• The lack of a known medical history may increase the risk of medical errors, adverse events, and complications.
  • Healthcare providers may face legal and liability issues if their decisions are later questioned.
  • Unrepresented patients may require additional resources, which may impact overall operations.
  • Unrepresented patients may experience isolation, anxiety, or distress.

Protecting Patients and Controlling Risk

Policies can offer guidance to healthcare providers dealing with unrepresented patients. It is recommended that you consult with an attorney to ensure policies comply with state statutes and regulations. Following are some key points to consider when creating policies:
  • Ethics. The AMA Code of Medical Ethics 2.1.2 provides guidance on making decisions for adult patients who lack capacity. In many scenarios involving unrepresented patients, it may be necessary to gain the advice of an ethics committee.
  • Surrogate Selection. An appropriate surrogate can advocate for the patient. See the next section for more details. 
  • Capacity Assessment. Healthcare providers can use a validated clinical tool, such as the MacCAT-T. They should perform reassessments frequently, as capacity may change. 

Identifying a Surrogate

In some cases, a court will appoint a conservator to make decisions. Otherwise, a healthcare provider may need to identify a surrogate to advocate for the patient. Although this may be difficult, healthcare providers may be able to locate someone suitable by reviewing medical records or even hiring an investigator. 

State laws vary. A review found that 14 of the 51 U.S. jurisdictions specify the process that healthcare providers should follow to identify decision-makers for unrepresented patients without beginning legal guardianship proceedings.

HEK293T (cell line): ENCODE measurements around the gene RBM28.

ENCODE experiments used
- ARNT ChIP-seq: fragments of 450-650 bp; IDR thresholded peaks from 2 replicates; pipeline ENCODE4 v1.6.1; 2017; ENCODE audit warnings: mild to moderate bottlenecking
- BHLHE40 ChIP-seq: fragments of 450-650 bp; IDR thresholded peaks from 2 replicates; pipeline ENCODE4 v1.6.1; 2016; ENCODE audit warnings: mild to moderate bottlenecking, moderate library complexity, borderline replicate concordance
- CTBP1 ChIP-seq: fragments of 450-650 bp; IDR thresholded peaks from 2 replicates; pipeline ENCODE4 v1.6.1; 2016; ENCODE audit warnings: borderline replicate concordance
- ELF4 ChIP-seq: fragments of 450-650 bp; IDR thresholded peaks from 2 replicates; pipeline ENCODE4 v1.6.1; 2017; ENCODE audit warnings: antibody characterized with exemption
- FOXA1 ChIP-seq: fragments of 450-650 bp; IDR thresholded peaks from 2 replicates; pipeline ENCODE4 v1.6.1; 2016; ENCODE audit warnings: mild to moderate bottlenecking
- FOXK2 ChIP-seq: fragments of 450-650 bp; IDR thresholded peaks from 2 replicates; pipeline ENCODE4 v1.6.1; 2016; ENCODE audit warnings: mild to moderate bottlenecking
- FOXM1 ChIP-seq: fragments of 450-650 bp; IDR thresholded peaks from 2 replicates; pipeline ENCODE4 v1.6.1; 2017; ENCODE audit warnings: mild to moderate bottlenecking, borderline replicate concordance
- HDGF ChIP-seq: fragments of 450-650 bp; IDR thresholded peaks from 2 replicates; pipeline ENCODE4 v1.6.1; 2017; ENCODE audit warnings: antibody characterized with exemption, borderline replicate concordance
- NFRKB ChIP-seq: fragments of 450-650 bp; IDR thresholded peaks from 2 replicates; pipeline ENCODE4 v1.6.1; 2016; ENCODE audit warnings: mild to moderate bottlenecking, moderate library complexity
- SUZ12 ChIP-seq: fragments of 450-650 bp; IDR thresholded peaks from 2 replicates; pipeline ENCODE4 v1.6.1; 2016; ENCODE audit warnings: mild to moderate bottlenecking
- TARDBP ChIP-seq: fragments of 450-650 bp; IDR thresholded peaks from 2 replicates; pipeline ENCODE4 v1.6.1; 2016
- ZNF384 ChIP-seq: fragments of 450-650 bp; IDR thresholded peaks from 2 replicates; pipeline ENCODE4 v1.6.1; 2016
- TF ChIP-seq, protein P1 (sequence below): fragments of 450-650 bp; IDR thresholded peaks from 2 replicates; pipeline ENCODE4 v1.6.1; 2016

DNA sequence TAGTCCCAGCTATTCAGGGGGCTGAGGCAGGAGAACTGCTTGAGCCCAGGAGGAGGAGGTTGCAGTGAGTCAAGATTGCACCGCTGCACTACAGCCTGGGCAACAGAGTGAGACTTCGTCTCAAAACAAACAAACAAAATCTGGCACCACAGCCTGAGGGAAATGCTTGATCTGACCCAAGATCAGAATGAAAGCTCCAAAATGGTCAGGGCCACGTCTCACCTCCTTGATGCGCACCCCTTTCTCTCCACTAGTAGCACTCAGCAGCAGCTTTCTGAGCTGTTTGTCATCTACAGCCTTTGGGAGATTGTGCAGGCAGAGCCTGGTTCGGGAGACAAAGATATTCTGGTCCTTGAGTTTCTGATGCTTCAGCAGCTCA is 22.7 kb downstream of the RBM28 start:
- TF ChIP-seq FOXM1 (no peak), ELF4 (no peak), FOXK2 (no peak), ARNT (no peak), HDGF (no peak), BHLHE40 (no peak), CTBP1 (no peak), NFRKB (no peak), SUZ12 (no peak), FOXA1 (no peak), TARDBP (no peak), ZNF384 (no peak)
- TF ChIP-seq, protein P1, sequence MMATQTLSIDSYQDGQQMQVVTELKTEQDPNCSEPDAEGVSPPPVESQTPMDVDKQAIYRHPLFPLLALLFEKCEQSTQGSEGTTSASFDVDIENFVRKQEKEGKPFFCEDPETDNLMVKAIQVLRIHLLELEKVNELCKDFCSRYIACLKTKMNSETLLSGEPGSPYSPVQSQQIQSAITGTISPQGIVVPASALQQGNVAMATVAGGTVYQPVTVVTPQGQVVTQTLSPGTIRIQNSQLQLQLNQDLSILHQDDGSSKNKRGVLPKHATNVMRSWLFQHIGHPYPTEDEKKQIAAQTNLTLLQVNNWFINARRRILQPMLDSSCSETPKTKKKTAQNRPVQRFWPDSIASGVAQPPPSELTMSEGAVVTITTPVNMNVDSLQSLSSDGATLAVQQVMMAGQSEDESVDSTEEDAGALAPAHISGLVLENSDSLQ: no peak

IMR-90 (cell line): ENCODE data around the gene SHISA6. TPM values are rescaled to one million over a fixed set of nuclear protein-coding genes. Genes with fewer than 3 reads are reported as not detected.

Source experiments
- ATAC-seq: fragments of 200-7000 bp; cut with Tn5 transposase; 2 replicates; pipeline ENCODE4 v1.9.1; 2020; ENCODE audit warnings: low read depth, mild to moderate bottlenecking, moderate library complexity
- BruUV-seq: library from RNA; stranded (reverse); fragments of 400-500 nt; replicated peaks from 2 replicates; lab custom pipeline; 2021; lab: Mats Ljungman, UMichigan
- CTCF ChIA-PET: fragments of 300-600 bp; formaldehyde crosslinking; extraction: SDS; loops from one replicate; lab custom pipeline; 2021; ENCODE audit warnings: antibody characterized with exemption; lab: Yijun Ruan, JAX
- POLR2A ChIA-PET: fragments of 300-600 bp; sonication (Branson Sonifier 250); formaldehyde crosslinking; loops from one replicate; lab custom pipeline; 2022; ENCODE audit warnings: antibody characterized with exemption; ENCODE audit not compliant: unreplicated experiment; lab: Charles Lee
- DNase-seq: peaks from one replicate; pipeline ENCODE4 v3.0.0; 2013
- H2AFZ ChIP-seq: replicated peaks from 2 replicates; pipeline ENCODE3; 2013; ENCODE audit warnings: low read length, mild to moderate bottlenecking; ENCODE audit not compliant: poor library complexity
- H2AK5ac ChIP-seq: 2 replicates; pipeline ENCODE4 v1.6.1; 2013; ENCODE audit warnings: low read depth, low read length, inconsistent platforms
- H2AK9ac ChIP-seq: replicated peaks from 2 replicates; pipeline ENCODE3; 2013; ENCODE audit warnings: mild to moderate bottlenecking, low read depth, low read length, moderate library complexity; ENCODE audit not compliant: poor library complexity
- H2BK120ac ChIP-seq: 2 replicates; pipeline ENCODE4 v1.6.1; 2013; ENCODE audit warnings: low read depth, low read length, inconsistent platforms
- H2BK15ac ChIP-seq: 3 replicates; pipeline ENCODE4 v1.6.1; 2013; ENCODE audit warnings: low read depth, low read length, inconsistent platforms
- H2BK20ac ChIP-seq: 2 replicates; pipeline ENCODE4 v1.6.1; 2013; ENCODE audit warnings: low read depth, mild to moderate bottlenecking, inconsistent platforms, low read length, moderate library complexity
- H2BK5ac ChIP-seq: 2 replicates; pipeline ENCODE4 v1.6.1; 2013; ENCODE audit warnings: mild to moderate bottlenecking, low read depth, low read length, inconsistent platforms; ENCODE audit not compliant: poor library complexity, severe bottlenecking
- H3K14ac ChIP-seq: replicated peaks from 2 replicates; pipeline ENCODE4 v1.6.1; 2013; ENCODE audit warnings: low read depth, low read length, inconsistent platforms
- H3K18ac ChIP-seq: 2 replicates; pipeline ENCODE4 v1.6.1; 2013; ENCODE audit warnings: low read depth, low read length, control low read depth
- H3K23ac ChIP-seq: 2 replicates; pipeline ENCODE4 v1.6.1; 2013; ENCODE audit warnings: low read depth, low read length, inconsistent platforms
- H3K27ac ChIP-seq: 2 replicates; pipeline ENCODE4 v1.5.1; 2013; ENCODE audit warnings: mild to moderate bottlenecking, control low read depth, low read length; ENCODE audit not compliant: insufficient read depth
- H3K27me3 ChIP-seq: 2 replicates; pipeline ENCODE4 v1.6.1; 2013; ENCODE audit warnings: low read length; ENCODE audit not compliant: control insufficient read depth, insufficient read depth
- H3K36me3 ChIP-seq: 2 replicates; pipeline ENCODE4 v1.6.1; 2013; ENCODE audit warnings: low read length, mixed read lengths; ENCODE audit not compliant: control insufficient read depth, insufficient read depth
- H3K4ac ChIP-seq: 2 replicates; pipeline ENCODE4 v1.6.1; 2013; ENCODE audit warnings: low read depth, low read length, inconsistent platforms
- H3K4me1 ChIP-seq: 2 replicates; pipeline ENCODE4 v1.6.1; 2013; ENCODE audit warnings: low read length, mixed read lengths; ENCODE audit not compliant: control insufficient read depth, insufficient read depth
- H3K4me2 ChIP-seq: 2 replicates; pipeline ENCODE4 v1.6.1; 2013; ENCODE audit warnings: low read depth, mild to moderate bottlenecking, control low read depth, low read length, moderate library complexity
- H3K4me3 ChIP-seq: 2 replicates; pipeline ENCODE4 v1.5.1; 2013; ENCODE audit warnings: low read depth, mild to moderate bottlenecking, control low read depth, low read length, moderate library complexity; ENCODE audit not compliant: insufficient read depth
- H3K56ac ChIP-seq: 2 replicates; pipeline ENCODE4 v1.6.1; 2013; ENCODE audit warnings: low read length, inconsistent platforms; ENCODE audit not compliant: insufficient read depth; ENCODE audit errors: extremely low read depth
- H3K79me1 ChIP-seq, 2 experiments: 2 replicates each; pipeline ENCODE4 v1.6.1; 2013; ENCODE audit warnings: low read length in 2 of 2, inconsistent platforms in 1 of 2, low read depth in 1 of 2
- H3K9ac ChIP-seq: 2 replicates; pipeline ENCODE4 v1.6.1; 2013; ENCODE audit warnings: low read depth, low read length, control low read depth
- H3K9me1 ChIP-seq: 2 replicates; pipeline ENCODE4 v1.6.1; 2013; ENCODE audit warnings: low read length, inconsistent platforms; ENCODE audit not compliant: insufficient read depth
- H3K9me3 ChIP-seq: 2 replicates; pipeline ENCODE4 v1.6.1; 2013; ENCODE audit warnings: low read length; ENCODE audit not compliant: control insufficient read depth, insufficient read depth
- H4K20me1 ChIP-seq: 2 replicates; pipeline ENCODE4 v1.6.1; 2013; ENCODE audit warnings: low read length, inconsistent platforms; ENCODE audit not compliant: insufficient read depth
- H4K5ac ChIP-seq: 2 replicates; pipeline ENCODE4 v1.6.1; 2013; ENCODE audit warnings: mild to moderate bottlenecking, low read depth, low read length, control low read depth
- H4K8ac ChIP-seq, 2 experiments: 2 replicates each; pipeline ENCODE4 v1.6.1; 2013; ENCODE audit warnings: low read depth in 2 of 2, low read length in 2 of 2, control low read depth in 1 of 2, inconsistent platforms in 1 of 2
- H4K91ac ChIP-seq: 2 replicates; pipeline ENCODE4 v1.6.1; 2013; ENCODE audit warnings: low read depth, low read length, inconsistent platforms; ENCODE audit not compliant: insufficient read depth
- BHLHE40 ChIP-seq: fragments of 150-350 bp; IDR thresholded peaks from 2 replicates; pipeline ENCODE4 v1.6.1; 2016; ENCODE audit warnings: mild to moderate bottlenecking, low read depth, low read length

Absent state laws, a sample policy provides guidance on how to identify surrogates to make decisions on the patient’s behalf. (The sample policy is written for a California audience – California is not one of the 14 jurisdictions that specifies a process.) Ideally, an advance directive would name the surrogate or an oral directive would name a temporary surrogate. If this is not the case, the sample policy shows how to select a surrogate after considering a variety of factors, including familiarity with the patient’s values and ability to understand the medical condition and treatment options.

To avoid potential conflict, the surrogate should not be the treating healthcare provider or an owner, operator, or administrator of the facility. Unless the surrogate is also related to the patient, the surrogate should not be an employee of the treating provider or facility.

Maintaining Documentation 

Documentation is critical and should include the following:
  • Clinical data. Including capacity assessments, treatment decisions, response to treatment, ethics committee consults, thought processes, and rationale.  
  • Surrogate. Including efforts (successful or unsuccessful) to contact a surrogate, selection criteria for a surrogate, and communication with the surrogate. 
  • Communication. Including conversations with the patient and written correspondence. 
  • Resources. Outside resources used should be documented. These may include investigators used to locate a surrogate.
Unrepresented patients pose unique challenges to healthcare facilities. Thoughtful policies can reduce both patient harm and facility liability. 

This article is based, in part, on a Med-IQ® presentation “Patients Without Families: Ethical and Legal Considerations,” presented by Josh Hyatt, DHS, MBE, MHL, DFASHRM, CPHRM, CPPS, HEC-C, Director, Risk Education and Strategy. 

Copyrighted. No legal or medical advice intended. This post includes general risk management guidelines. Such materials are for informational purposes only and may not reflect the most current legal or medical developments. These informational materials are not intended, and must not be taken, as legal or medical advice on any particular set of facts or circumstances. 


  • Risk Management & Patient Safety